InDesign Remains a Master of Publishing, But Consider the Cost
January 07, 2020

InDesign Remains a Master of Publishing, But Consider the Cost

Courtney Birnbaum | TrustRadius Reviewer
Score 8 out of 10
Vetted Review
Verified User

Overall Satisfaction with Adobe InDesign

Since our transition to full-time Adobe InDesign use in 2017, our publishing group inside the larger company has seen streamlined production, improved quality in graphics produced, and growth in the ability for each team member to contribute to the larger picture of good design and style. We use InDesign every day to prepare magazines and other publications for print and digital distribution, and InDesign continues to offer new assets to our team. As part of InDesign's fuctions, Adobe Typekit — when functioning properly — allows a uniform look no matter which user or computer our designs are viewed on, as we can trust that Adobe's quality fonts are also consistent in appearance for everyone (and the included licensing pleases our legal department as well).
  • Publishing design: The variety of design tools available in InDesign are impressive, helping limit some of the work that needs to be handled in a second program like Photoshop or Illustrator so that we can complete a design sooner. When a second program is necessary, InDesign is also quick to integrate work between Illustrator and Photoshop as well.
  • CSV integration: Comma Separated Values sheets lower our production time in the best way. One InDesign template format with a CSV form can be used to produce the thousands of pages we need each year with the same information for different groups with just a few clicks, instead of the copying and pasting from records that used to be required.
  • InDesign does not seem to have a simple way to combine many files into one book or document that can be used at the same time. Indeed, it unfortunately runs slower the more pages you put into the same document, and if all pages are in one document, the pages cannot be edited by different people at the same time — no group editing option.
  • Most of InDesign's tools work well, and even those that are not as natural to learn, it is simple enough to adapt to using these tools. Selecting objects within groups can be difficult to do without going into the Layers panel, however, and I believe the most difficult feature that I used the most often is the guides tool, which could definitely use better functionality in setup, adjustment and having objects snap to them.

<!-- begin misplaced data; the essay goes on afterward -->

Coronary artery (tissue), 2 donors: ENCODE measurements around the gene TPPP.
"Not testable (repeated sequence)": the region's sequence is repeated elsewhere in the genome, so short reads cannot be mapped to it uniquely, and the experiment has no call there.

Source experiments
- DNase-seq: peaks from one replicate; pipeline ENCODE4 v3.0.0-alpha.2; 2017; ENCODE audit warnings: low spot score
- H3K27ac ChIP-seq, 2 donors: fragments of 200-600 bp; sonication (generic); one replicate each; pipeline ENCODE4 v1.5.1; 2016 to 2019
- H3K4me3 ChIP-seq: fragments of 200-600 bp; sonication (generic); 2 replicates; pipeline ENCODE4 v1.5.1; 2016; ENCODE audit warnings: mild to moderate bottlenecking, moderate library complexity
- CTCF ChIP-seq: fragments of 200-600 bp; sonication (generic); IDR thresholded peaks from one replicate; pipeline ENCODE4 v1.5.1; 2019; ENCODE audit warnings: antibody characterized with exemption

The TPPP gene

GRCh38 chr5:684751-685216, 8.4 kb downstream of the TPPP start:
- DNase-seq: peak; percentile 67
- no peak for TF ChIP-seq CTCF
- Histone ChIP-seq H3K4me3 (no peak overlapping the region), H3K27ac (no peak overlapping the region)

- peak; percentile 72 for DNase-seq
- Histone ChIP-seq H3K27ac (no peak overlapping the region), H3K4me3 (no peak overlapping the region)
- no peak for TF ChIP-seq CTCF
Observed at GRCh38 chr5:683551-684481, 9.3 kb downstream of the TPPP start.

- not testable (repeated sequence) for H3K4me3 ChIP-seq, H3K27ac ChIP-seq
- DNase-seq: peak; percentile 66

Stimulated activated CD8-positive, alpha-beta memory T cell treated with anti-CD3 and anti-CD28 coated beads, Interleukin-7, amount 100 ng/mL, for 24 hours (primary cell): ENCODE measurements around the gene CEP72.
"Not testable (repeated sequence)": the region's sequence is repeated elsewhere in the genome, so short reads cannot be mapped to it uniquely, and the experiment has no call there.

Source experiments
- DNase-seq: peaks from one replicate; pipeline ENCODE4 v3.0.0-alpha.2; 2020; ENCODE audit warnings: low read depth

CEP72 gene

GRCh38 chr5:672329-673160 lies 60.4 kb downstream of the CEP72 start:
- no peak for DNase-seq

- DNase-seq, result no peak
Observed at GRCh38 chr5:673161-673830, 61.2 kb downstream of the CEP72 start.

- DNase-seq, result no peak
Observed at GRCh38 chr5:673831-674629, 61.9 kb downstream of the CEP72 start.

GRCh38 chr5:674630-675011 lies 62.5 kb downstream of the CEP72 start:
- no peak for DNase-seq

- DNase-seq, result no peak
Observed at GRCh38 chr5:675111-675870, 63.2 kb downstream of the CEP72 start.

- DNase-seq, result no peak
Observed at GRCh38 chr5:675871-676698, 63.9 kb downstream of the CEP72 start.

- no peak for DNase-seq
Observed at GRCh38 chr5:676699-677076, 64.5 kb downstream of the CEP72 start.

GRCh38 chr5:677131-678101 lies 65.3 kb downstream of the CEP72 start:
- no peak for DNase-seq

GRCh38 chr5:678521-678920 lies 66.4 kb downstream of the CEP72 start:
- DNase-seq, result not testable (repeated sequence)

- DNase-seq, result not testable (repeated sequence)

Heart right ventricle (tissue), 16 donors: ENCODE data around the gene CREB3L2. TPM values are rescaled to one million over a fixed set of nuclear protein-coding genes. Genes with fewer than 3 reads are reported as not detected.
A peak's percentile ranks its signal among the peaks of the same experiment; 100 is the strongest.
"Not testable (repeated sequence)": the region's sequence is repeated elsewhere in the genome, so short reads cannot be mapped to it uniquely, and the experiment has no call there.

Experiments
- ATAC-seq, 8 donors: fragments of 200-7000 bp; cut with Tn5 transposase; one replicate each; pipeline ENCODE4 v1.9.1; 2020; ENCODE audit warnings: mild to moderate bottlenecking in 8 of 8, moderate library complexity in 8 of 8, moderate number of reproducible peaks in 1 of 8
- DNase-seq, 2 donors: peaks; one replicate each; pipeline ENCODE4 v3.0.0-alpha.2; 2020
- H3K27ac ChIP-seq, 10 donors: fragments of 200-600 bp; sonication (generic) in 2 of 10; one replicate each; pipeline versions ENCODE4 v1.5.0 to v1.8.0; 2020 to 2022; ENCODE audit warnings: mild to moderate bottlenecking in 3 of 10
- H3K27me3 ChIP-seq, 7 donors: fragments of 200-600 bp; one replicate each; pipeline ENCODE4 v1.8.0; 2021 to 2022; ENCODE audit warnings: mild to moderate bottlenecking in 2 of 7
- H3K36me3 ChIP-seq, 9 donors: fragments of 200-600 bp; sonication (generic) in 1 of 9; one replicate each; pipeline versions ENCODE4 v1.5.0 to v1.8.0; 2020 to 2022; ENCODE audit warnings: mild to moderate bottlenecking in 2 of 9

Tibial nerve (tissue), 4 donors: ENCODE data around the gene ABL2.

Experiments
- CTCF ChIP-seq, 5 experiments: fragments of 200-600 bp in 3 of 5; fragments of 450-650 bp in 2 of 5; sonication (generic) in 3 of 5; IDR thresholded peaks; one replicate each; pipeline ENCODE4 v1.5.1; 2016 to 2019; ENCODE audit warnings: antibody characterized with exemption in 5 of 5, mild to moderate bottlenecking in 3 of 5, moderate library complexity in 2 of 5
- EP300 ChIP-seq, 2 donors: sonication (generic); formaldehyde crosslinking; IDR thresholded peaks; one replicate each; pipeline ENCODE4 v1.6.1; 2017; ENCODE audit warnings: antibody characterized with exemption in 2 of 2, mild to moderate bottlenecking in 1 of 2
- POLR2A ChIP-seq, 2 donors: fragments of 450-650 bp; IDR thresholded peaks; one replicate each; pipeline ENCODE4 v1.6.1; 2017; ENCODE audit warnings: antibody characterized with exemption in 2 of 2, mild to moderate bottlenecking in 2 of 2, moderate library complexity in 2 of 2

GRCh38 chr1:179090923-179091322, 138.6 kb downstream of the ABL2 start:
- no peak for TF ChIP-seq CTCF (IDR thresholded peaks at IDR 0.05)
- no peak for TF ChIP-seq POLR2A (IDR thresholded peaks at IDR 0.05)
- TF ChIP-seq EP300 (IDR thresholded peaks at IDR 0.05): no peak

• Adobe InDesign has allowed us to tackle more projects in the same amount of time because of how well it integrates into our group's workflow.
  • For awhile, we struggled only with a slowdown in digital guides. Because, as I mentioned earlier, there is not a clear way to combine individual documents into one document quickly, some editors were forced to spend a long time transferring each page into the final document that would be used with Publish Online. We have since found a workaround that does not include using Publish Online.
Adobe InDesign, QuarkXPress and Affinity Publisher work similarly in the big picture. The newest on the market, Affinity Publisher takes many cues from its predecessors but still remains a less sleek product. Still, I use Publisher on my own and find it to have great functionality and potential. QuarkXPress was the previous choice of my current employer, and it is beloved by many in my office still. Quark and InDesign are almost identical in use, but it was Adobe's connected perks that finally convinced the decision-makers to make the switch; Typekit and interactive functionality like Publish Online do not have a match on QuarkXPress or Affinity Publisher. The need for other Adobe Creative Cloud products — Photoshop, Illustrator and Acrobat —made InDesign the obvious choice, since we were already paying for it in the Creative Cloud subscription.
In general, Adobe has been good to get back with our employees to discuss our needs or resolve our issues. I am unfamiliar with many specifics on support for my company as a whole, but personally I find Adobe's website to be filled with useful tutorials and other resources. My main holdout would be that I do not get responses when I report an error, and it is especially frustrating to feel that a response is not being issued fast enough when the same error happens repeatedly.

Do you think Adobe InDesign delivers good value for the price?


Are you happy with Adobe InDesign's feature set?


Did Adobe InDesign live up to sales and marketing promises?


Did implementation of Adobe InDesign go as expected?


Would you buy Adobe InDesign again?


InDesign is my preferred tool for publishing, but it is cost prohibitive, and it is not so far above other publishing software options to make it my 10/10 recommendation because of this price issue. For businesses, groups or individuals with 1) heavy software use, 2) ample budget, and 3) nearly constant work to be done, InDesign makes immediate sense. Designers who need web hosting will also find InDesign a great option, because the Publish Online tool is so simple and satisfactory. For those learning to use publishing or who cannot afford the monthly drain that an Adobe Creative Cloud subscription insists upon, another publishing program, such as Affinity Publisher or a free and open source (FOSS) option, would be more appropriate. Other reasons that might make the monthly commitment to Adobe InDesign and its fees unnecessary include if 1) you are only infrequently using layout software and don't use other Adobe products, or 2) you do not need the freedom and customization options and can do the work in a word processing software just as well.